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John Adams and “The Chairman Dances”

John Coolidge Adams (born February 15, 1947) is a Pulitzer Prize-winning American composer with strong roots in minimalism who was born in Worcester, MA, in 1947 and raised in various New England states where he was greatly influenced by New England’s musical culture. He graduated from Concord High School in Concord, NH. His father taught him how to play the clarinet, and he was a clarinetist in community ensembles. He later studied the instrument further with Felix Viscuglia, clarinetist with the Boston Symphony Orchestra. Adams began composing at the age of ten and first heard his music performed around the age of 13 or 14.

After he matriculated at Harvard University in 1965 Adams studied composition under Leon Kirchner, Roger Sessions, Earl Kim, and David Del Tredici. While at Harvard, he conducted the Bach Society Orchestra and was a reserve clarinetist for both the Boston Symphony Orchestra and the Opera Company of Boston. He earned two degrees from Harvard University (BA 1971, MA 1972) and was among the first students to be allowed to submit a musical composition for a Harvard undergraduate thesis. His piece “American Standard” was recorded and released on Obscure Records in 1975. He taught at the San Francisco Conservatory of Music from 1972 until 1984. He served as musical producer for a number of series for the Public Broadcasting System including the award-winning series, The Adams Chronicles in 1976 and 1977.

Adams worked in the electronic music studio at the San Francisco Conservatory of Music, having built his own analogue synthesizer, and as conductor of the New Music Ensemble, he had a small but dedicated pool of young and talented musicians occasionally at his disposal. Some major works composed during this period include Wavemaker (1977); Phrygian Gates for solo piano (1977); Shaker Loops for string septet, later arranged for string orchestra (1978); Common Tones in Simple Time (1979); Harmonium for Large Orchestra and Chorus (1980–81); Grand Pianola Music (1982); Light Over Water: The Genesis of Music, commissioned by the Museum of Contemporary Art in Los Angeles as the score for the collaborative work Available Light, which was choreographed by Lucinda Childs and had a set design by architect Frank Gehry (1983); Harmonielehre (1984–85), The Chairman Dances: Foxtrot for Orchestra, a by-product of Nixon in China (1985), Short Ride in a Fast Machine: Fanfare for Great Woods (1986); and Nixon in China, an opera, in three acts, based on Richard Nixon’s three day visit to Beijing in China on February 21–25, 1972 (1985–87).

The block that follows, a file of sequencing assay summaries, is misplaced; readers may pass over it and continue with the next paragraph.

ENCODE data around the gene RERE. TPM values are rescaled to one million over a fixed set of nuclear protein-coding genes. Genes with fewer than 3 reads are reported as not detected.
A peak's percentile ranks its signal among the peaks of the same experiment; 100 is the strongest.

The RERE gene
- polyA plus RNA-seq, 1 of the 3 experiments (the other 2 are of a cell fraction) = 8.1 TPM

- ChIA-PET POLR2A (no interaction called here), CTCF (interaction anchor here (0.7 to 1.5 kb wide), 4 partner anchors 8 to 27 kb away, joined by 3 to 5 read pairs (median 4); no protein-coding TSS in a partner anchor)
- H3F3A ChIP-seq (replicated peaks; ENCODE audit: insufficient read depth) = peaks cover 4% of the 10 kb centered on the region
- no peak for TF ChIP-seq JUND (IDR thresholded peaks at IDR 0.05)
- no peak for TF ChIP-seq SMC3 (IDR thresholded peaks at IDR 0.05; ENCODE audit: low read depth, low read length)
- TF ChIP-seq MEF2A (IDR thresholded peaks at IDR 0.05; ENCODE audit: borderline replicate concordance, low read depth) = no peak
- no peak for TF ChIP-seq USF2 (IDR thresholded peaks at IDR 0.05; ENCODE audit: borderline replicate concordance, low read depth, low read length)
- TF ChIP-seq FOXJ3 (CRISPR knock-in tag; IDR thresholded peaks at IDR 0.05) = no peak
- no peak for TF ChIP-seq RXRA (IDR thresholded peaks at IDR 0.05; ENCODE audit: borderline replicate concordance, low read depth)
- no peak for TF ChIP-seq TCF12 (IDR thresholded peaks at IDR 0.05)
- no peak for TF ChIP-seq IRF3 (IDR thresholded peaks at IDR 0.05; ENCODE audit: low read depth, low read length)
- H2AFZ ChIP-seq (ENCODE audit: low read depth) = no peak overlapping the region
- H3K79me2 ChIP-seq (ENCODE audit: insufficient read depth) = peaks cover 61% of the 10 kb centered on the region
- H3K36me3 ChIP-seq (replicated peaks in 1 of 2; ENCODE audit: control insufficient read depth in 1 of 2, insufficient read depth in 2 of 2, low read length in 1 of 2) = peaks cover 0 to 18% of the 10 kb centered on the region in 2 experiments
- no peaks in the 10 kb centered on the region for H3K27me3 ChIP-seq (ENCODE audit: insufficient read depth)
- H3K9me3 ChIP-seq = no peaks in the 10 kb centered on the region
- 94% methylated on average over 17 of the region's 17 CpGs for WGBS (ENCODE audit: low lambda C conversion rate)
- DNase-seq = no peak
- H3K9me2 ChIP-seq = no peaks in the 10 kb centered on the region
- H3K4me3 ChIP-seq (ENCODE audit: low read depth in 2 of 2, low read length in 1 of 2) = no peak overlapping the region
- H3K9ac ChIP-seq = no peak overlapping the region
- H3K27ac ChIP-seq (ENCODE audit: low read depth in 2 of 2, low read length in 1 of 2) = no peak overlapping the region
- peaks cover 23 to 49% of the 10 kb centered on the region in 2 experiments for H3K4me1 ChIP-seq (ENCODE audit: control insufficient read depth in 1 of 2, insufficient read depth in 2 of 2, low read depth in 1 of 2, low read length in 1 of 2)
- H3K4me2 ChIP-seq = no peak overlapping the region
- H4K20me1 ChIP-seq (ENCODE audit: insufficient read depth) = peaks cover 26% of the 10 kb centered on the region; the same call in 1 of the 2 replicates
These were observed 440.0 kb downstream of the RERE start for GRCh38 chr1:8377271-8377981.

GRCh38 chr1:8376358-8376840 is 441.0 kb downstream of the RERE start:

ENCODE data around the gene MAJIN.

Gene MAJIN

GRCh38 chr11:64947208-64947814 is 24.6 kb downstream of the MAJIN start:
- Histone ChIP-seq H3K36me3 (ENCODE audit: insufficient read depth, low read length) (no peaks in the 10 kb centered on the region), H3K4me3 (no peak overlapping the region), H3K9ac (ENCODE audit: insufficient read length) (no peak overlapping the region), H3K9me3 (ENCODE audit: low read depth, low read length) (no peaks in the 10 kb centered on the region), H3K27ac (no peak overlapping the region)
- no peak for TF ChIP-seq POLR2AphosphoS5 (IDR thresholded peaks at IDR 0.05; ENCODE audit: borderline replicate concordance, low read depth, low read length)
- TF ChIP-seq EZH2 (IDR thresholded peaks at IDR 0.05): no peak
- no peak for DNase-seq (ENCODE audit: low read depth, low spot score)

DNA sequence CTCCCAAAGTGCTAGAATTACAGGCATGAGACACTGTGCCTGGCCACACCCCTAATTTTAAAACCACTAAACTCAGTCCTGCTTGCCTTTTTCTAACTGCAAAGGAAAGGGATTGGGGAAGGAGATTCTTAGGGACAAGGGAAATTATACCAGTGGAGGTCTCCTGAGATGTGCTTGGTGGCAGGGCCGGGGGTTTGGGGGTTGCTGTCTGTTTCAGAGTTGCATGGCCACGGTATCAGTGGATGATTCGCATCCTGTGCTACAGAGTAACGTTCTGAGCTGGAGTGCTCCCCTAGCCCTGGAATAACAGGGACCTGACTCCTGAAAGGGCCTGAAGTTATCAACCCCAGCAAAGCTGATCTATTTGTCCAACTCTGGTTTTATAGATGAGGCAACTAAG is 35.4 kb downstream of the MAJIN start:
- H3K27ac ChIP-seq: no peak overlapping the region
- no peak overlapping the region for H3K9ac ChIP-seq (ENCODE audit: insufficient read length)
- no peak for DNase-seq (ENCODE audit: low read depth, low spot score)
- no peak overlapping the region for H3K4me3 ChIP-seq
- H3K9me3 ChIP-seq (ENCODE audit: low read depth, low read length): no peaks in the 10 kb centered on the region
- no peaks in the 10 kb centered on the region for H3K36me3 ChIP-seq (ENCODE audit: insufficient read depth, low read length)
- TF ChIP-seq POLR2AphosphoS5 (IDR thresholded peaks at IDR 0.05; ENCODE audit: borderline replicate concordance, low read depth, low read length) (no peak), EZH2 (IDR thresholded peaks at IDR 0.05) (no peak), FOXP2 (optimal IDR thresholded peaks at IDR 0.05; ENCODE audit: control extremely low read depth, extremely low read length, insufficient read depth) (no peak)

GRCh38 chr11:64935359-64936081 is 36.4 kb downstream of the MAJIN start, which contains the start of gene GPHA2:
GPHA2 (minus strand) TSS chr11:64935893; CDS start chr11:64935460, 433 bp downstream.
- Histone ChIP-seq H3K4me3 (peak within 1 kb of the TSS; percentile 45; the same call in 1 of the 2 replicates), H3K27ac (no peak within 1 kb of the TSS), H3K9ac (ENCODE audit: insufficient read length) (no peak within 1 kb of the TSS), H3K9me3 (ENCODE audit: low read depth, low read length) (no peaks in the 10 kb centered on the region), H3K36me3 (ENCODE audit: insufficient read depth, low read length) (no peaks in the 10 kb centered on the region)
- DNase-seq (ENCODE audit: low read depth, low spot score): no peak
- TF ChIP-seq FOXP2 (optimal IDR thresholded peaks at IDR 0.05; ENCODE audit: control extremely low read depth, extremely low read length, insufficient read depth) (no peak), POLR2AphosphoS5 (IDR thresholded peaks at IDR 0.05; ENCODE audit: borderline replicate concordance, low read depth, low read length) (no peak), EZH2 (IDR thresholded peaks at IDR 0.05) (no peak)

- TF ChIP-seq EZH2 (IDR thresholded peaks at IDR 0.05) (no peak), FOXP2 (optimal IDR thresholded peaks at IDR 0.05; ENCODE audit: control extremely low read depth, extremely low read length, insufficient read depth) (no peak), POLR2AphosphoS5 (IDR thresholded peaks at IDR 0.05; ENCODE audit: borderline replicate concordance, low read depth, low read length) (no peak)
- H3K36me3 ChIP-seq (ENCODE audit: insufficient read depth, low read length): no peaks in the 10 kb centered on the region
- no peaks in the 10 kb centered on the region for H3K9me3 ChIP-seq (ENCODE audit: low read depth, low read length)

The Wound-Dresser (1988) is Adams’s setting of Walt Whitman’s poem, “The Wound-Dresser”, which Whitman wrote after visiting wounded soldiers during the American Civil War. The Death of Klinghoffer (1991) is an opera based on the 1985 hijacking of the Italian cruise ship Achille Lauro by Palestinian terrorists and details the murder of a passenger named Leon Klinghoffer, a retired, physically disabled American Jew. The Chamber Symphony (1992) was commissioned by the Gerbode Foundation of San Francisco for the San Francisco Contemporary Chamber Players. I Was Looking at the Ceiling and Then I Saw the Sky (1995) is stage piece with libretto by June Jordan and staging by Peter Sellars that takes place in the aftermath of the earthquake in Los Angeles in 1994. Hallelujah Junction (1996) is a piece for two pianos that employs variations of a repeated two note rhythm.

On the Transmigration of Souls (2002) commemorates those who lost their lives in the September 11, 2001 attacks on the World Trade Center in New York. It won the 2003 Pulitzer Prize for Music as well as the 2005 Grammy Award for Best Contemporary Composition. Adams was the first composer to have earned the latter award three times, having previously won the award for El Dorado (1998) and Nixon in China (1989). Other works include My Father Knew Charles Ives (2003); The Dharma at Big Sur (2003); Doctor Atomic, an opera in two acts, about Robert Oppenheimer, the Manhattan Project, and the creation and testing of the first atomic bomb (2005); A Flowering Tree, an opera in two acts (2006); Doctor Atomic Symphony based on music from the opera (2007); and Fellow Traveler commissioned for the Kronos Quartet (2007).

The music of John Adams is usually categorized as minimalist or post-minimalist although while Adams employs minimalist techniques, such as repeating patterns, he is not a strict follower of the movement. Adams was born a generation after Steve Reich and Philip Glass, and his writing is more developmental and directionalized, containing climaxes and other elements of Romanticism. However, like other minimalists of his time (e.g. Philip Glass), Adams began using a steady pulse that defines and controls the music. Then his music of the 1990s slowly starts to incorporate a decidedly tonal slant. The third movement of the Violin Concerto, titled “Toccare”, portrays this transition.

My collection includes the following pieces by Adams:
The Chairman Dances (Foxtrot for Orchestra) from Nixon in China (1985) .
Christian Zeal and Activity from American Standard (1973).
Common Tones in Simple Time (1980).
Two Fanfares for Orchestra (Tromba Lontana, and Short Ride in a Fast Machine, 1986).


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